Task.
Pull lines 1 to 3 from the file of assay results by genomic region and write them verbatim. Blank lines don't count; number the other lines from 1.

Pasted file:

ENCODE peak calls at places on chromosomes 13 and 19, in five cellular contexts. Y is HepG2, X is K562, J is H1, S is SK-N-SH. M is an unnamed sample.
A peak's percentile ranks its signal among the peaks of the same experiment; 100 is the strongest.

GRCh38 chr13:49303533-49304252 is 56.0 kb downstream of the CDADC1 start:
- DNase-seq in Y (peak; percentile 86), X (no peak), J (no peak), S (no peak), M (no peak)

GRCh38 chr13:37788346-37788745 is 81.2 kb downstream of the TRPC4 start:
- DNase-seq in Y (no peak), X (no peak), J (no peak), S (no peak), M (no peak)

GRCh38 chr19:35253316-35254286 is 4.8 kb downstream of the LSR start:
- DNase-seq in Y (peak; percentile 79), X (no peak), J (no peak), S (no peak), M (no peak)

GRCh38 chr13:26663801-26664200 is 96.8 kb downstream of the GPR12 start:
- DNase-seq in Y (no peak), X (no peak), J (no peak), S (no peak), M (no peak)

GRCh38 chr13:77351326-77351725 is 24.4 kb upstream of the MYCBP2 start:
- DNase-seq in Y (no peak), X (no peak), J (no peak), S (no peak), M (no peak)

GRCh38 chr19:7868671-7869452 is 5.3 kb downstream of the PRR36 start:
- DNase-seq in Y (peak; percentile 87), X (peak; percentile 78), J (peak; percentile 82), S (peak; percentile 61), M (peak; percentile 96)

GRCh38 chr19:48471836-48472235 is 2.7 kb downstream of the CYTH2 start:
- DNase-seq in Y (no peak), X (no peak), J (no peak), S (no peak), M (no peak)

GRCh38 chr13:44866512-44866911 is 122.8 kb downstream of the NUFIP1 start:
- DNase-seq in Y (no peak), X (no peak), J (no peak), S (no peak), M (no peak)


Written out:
ENCODE peak calls at places on chromosomes 13 and 19, in five cellular contexts. Y is HepG2, X is K562, J is H1, S is SK-N-SH. M is an unnamed sample.
A peak's percentile ranks its signal among the peaks of the same experiment; 100 is the strongest.

GRCh38 chr13:49303533-49304252 is 56.0 kb downstream of the CDADC1 start: